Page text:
What Is Aluminum Extrusion?
Aluminum extrusion involves heating an aluminum alloy and pushing it into a die with a pre-designed cross-sectional shape. During operation, strong ejector pins push the aluminum through the die and along the dancing table. Often, you can modify the opening of the mold to create a variety of shapes and sizes to meet your product specifications. The process is a simple technique; fundamentally easy to understand. The force used to squeeze aluminum is similar to that used when pressing a tube of toothpaste with your finger. In addition, the extrusion die has a function similar to the opening of a toothpaste tube. Because the opening is a solid circle, the extrusion is a long solid extrusion. There are two main aluminum extrusion technologies – direct extrusion and indirect extrusion.
Direct Aluminum Extrusion
This is the most commonly used extruded aluminum technology. Aluminum extrusion machines place billet/heated aluminum into a container with heated walls while moving punches forcefully push the metal through the die opening. This step creates a lot of stress. Additionally, machinists often place a block of material between the heated aluminum (billet) and the punch to prevent them from touching. Most suppliers and manufacturers call this technology a direct/forward extrusion process because the aluminum and punch move forward in the same direction.
Indirect Aluminum Extrusion
Indirect or reverse extrusion is quite different from direct techniques. During this process, the heated aluminum and container move simultaneously while the mold remains in the same position. Mechanics often use a “rod” to do this. The length of the rod must be longer than the length of the container. Thus, the rod forces the aluminum billet through the stationary die. Reverse extrusion produces less friction than direct extrusion techniques. It has better thermal control. This result may be the result of applying a force, which is relatively constant. Additionally, consistent temperatures ensure better grain structure and mechanical properties. Therefore, the product quality of indirect extrusion is usually reliable.
A Stepwise Guide To The Aluminum Extrusion Process
Step 1: Preparation of the Extrusion Die
The first step involves creating a circular die or using an existing die if available. Before starting the extrusion process, the die is precisely preheated to 450-500ᵒC. This ensures the uniform flow of metal and maximizes the die’s lifespan. Once the die is preheated, it can be loaded into the extrusion machine.
Step 2: Preheating the Aluminum Billets
Next, cylindrical steel billets are cut from stretched logs and preheated in an oven to 400-500ᵒC. This preheating technique prepares the billets for plasticity and manipulation, ensuring they do not melt during the process.
Step 3: Transferring the Billets to the Extrusion Machine
The preheated billets are mechanically transferred to the press. However, before filling the billets into the press, lubricants are added. Additionally, a release agent is applied to the extrusion stem. This helps prevent the billets from sticking to the punch.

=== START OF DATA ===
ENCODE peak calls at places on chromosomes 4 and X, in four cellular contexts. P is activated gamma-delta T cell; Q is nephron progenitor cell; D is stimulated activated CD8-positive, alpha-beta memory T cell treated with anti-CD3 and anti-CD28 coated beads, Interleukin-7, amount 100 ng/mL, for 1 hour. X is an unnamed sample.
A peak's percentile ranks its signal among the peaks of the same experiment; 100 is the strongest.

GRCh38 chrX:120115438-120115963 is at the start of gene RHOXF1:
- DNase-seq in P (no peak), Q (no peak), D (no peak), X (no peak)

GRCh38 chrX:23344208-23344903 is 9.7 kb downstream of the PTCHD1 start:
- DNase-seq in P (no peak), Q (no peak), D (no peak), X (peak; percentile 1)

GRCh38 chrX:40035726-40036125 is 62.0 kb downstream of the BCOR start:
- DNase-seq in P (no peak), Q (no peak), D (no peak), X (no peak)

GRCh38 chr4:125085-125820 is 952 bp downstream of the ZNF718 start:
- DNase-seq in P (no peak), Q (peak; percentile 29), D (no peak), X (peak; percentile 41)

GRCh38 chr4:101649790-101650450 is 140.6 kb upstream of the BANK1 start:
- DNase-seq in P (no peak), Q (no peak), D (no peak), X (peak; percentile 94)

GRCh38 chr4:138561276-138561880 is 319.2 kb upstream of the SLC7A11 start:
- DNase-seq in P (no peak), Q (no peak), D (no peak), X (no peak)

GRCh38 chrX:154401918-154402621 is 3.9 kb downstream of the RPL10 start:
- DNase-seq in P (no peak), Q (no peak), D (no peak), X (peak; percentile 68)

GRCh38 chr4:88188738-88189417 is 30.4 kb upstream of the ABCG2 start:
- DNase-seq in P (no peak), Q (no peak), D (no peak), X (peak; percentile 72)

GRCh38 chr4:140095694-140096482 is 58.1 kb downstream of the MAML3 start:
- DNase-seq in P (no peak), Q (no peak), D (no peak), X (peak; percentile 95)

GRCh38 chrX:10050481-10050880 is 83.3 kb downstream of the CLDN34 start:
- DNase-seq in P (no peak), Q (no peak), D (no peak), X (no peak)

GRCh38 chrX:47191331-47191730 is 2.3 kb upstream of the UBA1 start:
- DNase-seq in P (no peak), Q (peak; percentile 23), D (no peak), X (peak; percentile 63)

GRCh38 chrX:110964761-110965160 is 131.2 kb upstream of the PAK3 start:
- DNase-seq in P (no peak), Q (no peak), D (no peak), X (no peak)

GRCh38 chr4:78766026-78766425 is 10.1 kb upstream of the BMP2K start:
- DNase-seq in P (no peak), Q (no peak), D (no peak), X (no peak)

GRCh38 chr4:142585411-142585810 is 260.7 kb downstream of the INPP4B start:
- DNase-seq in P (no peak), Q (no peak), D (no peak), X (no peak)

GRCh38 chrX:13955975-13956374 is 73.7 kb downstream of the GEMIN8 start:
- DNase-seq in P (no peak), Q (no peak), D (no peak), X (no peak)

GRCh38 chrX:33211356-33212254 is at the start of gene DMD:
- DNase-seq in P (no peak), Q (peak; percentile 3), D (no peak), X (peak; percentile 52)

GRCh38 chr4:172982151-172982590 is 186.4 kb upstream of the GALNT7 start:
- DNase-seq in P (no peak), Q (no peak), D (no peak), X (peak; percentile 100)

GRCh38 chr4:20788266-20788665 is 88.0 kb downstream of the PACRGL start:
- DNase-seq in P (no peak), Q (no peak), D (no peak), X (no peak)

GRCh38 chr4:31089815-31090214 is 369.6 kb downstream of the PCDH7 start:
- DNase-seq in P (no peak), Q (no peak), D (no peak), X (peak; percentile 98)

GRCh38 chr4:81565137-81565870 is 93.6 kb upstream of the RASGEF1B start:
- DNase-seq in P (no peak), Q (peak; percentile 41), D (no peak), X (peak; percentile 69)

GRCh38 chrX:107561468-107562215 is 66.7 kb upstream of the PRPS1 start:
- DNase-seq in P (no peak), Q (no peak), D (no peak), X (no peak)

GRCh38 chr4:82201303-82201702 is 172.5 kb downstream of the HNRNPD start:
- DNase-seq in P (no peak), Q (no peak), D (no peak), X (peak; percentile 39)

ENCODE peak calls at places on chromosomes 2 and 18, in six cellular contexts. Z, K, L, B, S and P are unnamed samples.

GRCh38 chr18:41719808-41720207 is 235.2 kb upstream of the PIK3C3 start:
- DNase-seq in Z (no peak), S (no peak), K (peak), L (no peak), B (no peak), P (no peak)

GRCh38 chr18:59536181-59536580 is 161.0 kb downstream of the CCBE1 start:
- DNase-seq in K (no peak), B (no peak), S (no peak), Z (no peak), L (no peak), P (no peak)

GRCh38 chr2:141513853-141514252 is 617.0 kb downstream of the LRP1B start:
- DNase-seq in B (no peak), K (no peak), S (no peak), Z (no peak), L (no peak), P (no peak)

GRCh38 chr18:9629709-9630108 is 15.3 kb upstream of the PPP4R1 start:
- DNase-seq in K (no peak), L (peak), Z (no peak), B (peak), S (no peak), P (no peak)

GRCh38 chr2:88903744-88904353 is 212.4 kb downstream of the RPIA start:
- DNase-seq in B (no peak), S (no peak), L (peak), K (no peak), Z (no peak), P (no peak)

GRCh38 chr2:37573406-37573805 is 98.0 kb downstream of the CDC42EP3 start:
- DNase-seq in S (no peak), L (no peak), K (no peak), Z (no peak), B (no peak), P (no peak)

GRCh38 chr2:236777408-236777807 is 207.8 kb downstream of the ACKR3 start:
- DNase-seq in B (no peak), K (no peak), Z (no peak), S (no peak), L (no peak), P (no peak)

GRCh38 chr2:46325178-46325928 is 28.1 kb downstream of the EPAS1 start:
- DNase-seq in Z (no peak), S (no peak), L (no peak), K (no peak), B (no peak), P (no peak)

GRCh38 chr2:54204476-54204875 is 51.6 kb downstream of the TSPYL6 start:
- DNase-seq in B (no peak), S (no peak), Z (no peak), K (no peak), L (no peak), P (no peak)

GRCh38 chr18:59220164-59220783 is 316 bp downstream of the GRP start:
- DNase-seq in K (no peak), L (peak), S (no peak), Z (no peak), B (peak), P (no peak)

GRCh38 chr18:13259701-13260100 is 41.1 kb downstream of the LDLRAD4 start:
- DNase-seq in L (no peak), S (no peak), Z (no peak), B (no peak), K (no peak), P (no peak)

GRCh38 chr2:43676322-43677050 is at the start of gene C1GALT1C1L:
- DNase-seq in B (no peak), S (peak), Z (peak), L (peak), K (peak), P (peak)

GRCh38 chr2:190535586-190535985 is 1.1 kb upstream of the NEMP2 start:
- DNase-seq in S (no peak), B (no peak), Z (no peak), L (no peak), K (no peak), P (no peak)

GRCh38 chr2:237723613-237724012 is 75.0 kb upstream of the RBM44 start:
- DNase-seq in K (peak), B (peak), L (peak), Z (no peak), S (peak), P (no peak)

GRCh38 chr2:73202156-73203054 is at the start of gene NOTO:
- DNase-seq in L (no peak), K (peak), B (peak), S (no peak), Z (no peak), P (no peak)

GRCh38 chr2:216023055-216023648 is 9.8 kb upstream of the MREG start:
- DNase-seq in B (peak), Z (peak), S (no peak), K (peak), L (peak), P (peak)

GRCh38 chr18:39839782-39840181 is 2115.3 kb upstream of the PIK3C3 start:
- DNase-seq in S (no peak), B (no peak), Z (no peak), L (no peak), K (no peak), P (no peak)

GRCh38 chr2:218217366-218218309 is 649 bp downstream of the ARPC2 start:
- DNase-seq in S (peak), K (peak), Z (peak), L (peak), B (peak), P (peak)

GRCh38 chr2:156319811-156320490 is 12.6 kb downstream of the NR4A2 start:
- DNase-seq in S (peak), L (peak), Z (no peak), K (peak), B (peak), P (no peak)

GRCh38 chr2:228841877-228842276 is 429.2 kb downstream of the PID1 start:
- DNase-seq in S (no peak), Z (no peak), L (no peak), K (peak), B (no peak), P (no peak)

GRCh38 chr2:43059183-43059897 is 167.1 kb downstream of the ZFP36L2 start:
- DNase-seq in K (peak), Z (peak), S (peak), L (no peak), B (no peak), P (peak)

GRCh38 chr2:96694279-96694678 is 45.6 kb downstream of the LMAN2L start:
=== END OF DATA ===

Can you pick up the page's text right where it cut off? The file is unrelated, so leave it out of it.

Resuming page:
At this stage, the forgeable billets are ready in the extrusion machine. Here, the hydraulic cylinder can apply a precise pressure of 15,000 tons. This pressure forces the malleable billet to enter the container, stretching the aluminum material until it fills the container walls.
Step 4: Extruding the Material onto the Die
The aluminum material filling the container walls is pressed onto the extrusion die. Continuous pressure is applied to the material. As a result, the extruded material emerges through the fully formed die opening.
Step 5: Quenching the Extrusion
The puller grips the extrusion and holds it in place as it exits the press. It protects the extrusion while the alloy undergoes a “quenching” process as it moves along the table. The profiles are uniformly cooled using a water bath or fans.
Step 6: Cutting the Extrusion to the Length of the Table
Once the aluminum profiles reach the total length of the table, they are cut using a hot saw. However, it’s important to note that temperature is essential at each step of the extrusion process. Despite the quenching process, the extrusion may not be completely cooled.
Step 7: Cooling the Extrusion to Room Temperature
After the cutting process, the extrusions are moved from the runout table to a cooling area. The profiles remain there until they reach room temperature. Once at room temperature, stretching begins.
Step 8: Transferring the Extrusions to the Stretcher
At this stage, you may notice some distortion in the shape of the extruded aluminum profiles that needs to be corrected. Having a stretcher to straighten the profiles can be helpful. By manually gripping the different ends of each profile and pulling them simultaneously, you can straighten them completely. This process helps adjust the extrusions to the desired specifications.
Step 9: Transferring the Extrusions to the Cut-Off Saw and Cutting Them to Specific Lengths
At this stage, when the extrusions are fully straightened and work-hardened, they can be moved to the saw table. The next step is cutting the extrusions into the desired lengths, typically ranging from 8 to 21 feet. Once the saw cutting process is complete, the extrusions are moved to the aging oven to reach the appropriate temper condition (T6 or T5).
Step 10: Perform secondary operations (heat treatment, fabrication and surface treatment)
After the extrusion process is complete, you can enhance the properties of these profiles with heat treatment. After heat treatment, consider making extrusions if there are dimensional corrections that need to be made. Additionally, adding surface treatments can help enhance the aesthetics and corrosion resistance of extruded aluminum.